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Engagement special: Veronica Hope-Hailey on defining engagement

If one adopts a general definition of employee engagement as employees giving additional, discretionary effort at work, what’s not to like? Engagement can drive innovation and performance – essential if we are to kick-start the economy back into growth.

However, from an academic perspective, the concept of 'engagement' is a little tricky. Employee engagement is used as an umbrella term covering a variety of inputs and outcomes. In fact, it's a bit like a smorgasbord: a meal comprising multiple dishes of foods with no fixed rules as to which ones need to be included.

Some organisations highlight the importance of certain drivers of employee engagement - for example, trust or justice or line management support - while others might emphasise meaningful work, job satisfaction, understanding of the general business strategy of the organisation and so on.

The breadth of the engagement concept makes the term difficult to work with for some of my academic colleagues. They ask "How can you conduct useful, quantifiable research around the link between engagement and performance when we are all talking about different things within one broad heading?" And many of us might conclude employee engagement has just replaced the old idea of employee relations, and is a 21st century label for a timeless management problem: how to get people to give their best at work.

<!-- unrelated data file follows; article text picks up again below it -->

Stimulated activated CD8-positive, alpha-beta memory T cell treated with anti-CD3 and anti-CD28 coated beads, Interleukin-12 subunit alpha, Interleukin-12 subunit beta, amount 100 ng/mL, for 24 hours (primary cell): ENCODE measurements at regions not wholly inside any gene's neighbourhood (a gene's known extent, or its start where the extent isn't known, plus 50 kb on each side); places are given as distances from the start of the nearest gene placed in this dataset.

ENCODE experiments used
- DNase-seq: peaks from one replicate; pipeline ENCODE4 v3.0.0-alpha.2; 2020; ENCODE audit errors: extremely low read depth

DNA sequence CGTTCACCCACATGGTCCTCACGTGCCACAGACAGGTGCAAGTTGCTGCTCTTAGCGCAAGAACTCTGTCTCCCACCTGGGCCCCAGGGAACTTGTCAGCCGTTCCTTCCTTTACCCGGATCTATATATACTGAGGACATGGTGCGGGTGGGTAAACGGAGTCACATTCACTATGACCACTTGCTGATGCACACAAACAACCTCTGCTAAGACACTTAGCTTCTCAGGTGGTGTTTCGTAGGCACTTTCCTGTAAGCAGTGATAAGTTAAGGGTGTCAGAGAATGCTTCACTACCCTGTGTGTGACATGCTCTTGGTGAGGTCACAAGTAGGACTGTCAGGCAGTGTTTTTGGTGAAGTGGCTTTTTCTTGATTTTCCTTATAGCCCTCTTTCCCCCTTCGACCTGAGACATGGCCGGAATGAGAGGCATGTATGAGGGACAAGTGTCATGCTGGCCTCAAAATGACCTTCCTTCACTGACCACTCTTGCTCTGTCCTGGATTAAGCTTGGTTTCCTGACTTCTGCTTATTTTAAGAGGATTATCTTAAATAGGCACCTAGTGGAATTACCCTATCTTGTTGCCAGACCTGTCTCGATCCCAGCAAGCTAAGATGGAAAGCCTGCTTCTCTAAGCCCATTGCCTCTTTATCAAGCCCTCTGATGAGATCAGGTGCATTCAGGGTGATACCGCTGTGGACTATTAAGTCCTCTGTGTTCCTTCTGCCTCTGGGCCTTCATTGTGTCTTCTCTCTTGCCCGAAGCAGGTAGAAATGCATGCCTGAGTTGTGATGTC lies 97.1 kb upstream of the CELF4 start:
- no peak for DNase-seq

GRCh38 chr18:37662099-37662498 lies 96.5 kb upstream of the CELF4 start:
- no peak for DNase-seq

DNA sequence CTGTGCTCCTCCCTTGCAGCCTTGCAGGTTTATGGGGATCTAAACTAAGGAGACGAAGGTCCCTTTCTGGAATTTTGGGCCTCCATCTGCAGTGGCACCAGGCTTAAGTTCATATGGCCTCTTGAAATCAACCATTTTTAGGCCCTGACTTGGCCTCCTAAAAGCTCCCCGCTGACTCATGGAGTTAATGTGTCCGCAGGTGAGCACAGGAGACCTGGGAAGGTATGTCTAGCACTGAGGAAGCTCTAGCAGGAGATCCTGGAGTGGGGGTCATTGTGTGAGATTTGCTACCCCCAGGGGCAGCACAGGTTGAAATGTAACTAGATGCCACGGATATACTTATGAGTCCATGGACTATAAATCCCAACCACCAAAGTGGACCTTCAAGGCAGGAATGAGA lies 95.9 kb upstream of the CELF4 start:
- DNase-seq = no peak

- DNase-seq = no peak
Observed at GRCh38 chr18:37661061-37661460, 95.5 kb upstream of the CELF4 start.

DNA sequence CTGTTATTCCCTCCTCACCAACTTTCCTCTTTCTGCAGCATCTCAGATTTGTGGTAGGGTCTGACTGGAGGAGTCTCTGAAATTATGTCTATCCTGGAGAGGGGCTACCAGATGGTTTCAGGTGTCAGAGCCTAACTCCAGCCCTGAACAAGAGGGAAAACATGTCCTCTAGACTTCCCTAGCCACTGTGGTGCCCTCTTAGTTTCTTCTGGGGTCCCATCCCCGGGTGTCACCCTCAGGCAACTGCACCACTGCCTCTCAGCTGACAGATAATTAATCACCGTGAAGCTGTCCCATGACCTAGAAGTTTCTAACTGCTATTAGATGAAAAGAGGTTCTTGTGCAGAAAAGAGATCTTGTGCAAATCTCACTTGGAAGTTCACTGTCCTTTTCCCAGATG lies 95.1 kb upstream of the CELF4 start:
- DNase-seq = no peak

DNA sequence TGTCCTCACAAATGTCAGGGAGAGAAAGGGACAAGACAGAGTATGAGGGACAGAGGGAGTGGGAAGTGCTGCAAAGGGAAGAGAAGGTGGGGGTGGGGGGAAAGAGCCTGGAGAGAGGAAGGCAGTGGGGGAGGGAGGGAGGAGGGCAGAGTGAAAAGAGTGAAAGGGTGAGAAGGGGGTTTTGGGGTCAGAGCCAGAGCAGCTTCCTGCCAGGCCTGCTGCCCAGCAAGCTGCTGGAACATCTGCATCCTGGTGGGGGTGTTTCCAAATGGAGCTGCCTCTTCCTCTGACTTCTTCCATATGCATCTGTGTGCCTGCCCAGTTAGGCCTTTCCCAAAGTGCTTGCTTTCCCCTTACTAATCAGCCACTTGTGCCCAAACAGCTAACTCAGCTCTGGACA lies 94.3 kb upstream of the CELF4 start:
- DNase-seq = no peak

Yet others argue the strength of engagement as an ideal lies precisely in its universal appeal for more management attention to be given to workplace relations. With trends like the end of deference to senior managers, the crisis of trust and the competitive threat from workforces in Asia, we can't afford to tolerate indifferent people management. The decline of trade unions means that managers have to reach out and tackle these issues directly for themselves. A new name gives fresh impetus to solving an old problem.

That's why David MacLeod and Nita Clarke stress that Engage for Success, founded on their 2009 report Engaging for Success: Enhancing Performance through Employee Engagement, is a movement. This movement seeks to bring the agenda of workplace relations centre stage. Its supporters have generated some practical management thinking that can help UK enterprises develop their people management capability. The movement must be answering a need, or it would not result in so many self-managed groups meeting around the country.

But exactly what management action should an organisation take? Certainly, there are a few universal areas: attention to employee voice, developing a compelling strategic narrative, ensuring line manager support and paying attention to the integrity of organisations and leaders.

However, I know from my own research that what motivates an R & D scientist to deliver high performance is very different from the actions that will motivate a call centre worker. Also, some organisations prioritise the generation of 'work engagement' - being totally absorbed in one's job - while others battling to retain staff are more concerned with 'organisation engagement', affective commitment to an employer. And from research we have conducted in the UK, the Netherlands, India and China, we know the drivers for engagement of people working for the same corporations will vary according to the country they're in and even the region of that country.

So, context and culture matter. It all depends on what you are trying to achieve with your strategy. To lift performance, HR and business managers have to move away from buying into simple universal recipes, and move towards methodologies that seek to understand the needs of different groups in a workforce at different times and in different places.

Developing employee engagement is not a science - it's a judgement call.

Veronica Hope Hailey (pictured) is professor of strategy and HRM, and head of the strategic and international management group at the University of Bath's School of Management. She is on the engagement task force.